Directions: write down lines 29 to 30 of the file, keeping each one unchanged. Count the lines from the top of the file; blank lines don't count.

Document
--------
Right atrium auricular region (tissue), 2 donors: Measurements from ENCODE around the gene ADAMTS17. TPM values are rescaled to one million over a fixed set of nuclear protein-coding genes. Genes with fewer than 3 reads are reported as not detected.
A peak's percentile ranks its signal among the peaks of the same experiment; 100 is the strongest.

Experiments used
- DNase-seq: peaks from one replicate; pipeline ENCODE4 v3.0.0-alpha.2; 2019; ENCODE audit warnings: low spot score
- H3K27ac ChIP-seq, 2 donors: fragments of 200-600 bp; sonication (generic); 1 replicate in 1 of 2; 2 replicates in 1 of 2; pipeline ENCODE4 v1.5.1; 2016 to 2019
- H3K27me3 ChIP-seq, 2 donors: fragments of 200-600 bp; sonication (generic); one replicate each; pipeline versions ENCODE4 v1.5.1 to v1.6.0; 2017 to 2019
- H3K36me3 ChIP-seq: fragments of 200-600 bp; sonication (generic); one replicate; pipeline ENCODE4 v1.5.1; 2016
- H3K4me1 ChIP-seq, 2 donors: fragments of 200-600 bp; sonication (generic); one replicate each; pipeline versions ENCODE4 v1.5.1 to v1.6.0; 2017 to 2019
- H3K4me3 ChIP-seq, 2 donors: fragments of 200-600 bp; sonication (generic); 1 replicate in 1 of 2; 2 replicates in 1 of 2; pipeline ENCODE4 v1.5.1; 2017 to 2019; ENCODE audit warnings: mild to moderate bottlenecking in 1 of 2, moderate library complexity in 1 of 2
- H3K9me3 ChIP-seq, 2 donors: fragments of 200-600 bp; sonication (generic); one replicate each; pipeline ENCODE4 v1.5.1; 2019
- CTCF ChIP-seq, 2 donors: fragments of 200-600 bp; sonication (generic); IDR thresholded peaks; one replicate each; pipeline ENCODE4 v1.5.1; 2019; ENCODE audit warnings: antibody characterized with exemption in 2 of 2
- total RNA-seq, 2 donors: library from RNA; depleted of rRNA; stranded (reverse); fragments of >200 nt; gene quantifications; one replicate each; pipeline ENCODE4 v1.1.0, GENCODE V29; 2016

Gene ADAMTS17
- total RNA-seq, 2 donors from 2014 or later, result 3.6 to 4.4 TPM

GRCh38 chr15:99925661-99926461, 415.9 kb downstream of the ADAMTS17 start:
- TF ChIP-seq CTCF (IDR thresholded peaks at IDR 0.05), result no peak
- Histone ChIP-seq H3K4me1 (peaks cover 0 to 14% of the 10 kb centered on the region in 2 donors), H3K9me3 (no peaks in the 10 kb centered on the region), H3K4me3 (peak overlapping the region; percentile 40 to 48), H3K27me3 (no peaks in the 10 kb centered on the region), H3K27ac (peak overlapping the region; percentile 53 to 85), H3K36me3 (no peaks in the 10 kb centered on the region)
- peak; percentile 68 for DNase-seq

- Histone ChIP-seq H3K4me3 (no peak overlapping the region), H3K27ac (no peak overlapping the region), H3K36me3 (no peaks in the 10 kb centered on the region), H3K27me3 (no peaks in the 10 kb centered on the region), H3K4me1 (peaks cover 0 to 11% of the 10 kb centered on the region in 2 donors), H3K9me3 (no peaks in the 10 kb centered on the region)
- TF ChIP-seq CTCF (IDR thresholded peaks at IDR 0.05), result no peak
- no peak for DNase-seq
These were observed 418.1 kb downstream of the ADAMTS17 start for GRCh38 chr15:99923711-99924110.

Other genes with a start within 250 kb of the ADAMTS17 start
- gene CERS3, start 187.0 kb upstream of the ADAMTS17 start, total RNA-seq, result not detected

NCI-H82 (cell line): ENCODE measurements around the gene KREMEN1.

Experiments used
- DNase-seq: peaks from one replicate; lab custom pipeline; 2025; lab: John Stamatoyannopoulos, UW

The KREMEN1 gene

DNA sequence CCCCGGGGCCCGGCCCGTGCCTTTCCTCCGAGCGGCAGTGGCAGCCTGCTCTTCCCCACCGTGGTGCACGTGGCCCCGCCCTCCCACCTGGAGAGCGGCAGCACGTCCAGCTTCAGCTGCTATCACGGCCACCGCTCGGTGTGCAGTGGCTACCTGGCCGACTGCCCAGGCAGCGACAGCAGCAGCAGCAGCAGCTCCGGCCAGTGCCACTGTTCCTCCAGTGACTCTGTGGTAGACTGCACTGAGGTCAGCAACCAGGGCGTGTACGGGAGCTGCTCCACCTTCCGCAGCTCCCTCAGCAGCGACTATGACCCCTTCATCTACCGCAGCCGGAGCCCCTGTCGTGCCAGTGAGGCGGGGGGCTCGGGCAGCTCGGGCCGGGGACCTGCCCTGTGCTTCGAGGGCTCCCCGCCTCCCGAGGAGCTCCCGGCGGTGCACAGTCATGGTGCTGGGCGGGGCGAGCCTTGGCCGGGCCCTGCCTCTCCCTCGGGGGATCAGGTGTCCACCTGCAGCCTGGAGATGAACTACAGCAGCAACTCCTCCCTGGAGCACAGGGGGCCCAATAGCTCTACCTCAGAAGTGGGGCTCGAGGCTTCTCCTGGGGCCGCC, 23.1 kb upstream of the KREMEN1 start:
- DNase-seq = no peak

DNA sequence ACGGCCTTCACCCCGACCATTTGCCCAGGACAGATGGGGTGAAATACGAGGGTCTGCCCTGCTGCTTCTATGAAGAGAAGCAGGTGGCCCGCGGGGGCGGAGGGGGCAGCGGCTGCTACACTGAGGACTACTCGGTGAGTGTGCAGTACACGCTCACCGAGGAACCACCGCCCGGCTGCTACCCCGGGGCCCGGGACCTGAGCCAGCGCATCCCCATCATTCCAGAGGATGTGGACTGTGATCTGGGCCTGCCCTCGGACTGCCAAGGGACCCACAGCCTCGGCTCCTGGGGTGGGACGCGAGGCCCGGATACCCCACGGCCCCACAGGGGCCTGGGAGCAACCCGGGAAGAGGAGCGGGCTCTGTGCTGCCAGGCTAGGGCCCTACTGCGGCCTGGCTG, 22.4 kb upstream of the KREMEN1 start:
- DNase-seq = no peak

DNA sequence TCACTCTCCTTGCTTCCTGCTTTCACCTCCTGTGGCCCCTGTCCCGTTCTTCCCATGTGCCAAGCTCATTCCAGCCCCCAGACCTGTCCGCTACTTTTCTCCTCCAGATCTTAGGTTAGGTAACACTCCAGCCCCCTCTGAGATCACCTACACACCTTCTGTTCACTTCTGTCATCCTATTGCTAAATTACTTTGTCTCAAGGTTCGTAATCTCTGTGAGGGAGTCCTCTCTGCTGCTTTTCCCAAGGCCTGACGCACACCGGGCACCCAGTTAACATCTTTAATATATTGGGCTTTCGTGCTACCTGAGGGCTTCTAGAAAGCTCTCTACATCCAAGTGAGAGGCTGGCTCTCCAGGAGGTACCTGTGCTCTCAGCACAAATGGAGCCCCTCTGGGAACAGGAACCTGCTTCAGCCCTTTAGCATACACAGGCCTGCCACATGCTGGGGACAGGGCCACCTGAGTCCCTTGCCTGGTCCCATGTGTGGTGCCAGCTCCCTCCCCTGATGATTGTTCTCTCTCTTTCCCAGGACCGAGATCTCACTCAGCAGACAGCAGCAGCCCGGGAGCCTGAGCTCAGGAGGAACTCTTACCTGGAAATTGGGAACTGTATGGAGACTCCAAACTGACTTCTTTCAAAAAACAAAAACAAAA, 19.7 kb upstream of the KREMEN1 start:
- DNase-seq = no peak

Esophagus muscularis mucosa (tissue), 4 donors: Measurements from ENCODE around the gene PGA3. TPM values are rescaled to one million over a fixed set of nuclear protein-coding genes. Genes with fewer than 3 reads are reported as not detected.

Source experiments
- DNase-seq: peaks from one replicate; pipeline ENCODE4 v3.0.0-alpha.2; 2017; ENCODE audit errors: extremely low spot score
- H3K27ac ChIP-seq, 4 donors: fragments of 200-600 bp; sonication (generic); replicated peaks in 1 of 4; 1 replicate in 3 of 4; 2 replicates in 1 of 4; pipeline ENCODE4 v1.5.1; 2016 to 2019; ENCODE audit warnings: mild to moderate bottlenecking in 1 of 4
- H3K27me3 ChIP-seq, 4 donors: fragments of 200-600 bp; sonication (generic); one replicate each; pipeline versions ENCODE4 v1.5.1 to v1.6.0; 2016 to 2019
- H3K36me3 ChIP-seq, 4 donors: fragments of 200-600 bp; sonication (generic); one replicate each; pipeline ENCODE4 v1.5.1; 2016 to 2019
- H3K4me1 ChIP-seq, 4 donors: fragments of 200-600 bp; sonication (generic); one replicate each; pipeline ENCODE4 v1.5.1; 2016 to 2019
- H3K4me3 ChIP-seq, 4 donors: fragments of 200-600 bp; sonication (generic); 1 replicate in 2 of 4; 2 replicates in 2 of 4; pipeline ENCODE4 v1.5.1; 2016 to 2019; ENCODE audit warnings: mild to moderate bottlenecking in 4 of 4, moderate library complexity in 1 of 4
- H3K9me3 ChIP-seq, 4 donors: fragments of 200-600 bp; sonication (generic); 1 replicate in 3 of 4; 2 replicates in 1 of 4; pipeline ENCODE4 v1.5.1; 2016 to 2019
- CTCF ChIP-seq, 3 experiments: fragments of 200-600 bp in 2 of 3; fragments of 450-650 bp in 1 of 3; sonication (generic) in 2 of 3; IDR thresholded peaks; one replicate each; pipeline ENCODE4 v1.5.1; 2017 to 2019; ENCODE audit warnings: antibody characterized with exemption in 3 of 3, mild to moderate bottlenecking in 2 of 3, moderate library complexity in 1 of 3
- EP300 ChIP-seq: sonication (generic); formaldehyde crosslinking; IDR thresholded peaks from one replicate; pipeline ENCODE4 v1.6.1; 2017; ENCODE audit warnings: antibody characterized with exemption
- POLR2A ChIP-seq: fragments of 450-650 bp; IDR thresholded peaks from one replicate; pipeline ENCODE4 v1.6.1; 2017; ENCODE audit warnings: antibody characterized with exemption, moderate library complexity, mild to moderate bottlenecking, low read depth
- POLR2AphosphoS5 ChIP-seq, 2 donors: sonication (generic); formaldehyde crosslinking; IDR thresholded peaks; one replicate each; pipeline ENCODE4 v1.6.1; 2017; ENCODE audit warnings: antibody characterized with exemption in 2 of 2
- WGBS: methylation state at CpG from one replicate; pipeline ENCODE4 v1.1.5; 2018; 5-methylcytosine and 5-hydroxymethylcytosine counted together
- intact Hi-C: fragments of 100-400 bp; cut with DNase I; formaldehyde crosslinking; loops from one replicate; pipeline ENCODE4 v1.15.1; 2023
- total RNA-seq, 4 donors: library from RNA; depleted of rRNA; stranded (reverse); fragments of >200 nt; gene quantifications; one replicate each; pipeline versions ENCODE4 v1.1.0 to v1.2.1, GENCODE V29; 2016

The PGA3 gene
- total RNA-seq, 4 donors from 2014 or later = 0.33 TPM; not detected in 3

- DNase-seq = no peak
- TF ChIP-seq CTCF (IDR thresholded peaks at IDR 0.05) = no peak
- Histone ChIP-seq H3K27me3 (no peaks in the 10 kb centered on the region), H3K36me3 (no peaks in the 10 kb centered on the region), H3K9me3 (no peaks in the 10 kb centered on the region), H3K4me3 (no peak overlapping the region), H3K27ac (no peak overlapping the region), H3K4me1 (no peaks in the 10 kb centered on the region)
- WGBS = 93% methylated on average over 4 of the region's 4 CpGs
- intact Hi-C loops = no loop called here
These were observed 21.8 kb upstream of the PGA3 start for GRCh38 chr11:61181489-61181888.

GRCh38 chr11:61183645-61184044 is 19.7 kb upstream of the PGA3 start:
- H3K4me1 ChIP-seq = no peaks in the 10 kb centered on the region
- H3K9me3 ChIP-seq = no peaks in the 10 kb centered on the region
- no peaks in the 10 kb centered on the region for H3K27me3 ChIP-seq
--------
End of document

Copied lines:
DNA sequence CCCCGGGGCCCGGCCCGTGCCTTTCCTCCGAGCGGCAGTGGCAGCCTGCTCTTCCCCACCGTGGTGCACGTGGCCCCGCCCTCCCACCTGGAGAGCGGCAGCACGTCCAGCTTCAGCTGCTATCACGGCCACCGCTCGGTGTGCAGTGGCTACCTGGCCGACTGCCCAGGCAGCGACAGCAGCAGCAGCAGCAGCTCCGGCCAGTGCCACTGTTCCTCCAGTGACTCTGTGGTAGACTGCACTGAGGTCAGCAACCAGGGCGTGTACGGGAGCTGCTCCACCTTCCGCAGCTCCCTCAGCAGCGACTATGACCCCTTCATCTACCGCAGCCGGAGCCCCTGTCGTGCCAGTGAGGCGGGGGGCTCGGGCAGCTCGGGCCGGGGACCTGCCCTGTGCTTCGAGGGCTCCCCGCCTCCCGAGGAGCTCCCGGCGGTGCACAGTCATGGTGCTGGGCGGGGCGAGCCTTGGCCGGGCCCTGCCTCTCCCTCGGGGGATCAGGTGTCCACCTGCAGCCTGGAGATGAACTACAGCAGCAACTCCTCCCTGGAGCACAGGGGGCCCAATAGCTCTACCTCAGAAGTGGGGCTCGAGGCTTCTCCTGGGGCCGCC, 23.1 kb upstream of the KREMEN1 start:
- DNase-seq = no peak